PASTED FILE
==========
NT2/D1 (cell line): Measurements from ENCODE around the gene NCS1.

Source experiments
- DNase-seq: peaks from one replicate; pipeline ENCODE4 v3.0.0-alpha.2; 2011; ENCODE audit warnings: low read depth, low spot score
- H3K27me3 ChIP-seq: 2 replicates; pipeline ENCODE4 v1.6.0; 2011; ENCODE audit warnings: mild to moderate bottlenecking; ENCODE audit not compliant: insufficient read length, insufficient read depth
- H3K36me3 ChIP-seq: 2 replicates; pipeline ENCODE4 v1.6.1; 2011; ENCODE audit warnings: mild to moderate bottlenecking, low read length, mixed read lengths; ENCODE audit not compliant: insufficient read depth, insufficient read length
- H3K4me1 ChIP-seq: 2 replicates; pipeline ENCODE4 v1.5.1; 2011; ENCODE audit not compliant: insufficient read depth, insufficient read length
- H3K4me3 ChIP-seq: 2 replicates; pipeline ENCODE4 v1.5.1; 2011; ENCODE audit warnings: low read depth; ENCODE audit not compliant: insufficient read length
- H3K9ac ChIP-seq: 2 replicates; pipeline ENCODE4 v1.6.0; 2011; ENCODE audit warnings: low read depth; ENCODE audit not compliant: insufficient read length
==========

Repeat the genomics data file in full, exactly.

NT2/D1 (cell line): Measurements from ENCODE around the gene NCS1.

Source experiments
- DNase-seq: peaks from one replicate; pipeline ENCODE4 v3.0.0-alpha.2; 2011; ENCODE audit warnings: low read depth, low spot score
- H3K27me3 ChIP-seq: 2 replicates; pipeline ENCODE4 v1.6.0; 2011; ENCODE audit warnings: mild to moderate bottlenecking; ENCODE audit not compliant: insufficient read length, insufficient read depth
- H3K36me3 ChIP-seq: 2 replicates; pipeline ENCODE4 v1.6.1; 2011; ENCODE audit warnings: mild to moderate bottlenecking, low read length, mixed read lengths; ENCODE audit not compliant: insufficient read depth, insufficient read length
- H3K4me1 ChIP-seq: 2 replicates; pipeline ENCODE4 v1.5.1; 2011; ENCODE audit not compliant: insufficient read depth, insufficient read length
- H3K4me3 ChIP-seq: 2 replicates; pipeline ENCODE4 v1.5.1; 2011; ENCODE audit warnings: low read depth; ENCODE audit not compliant: insufficient read length
- H3K9ac ChIP-seq: 2 replicates; pipeline ENCODE4 v1.6.0; 2011; ENCODE audit warnings: low read depth; ENCODE audit not compliant: insufficient read length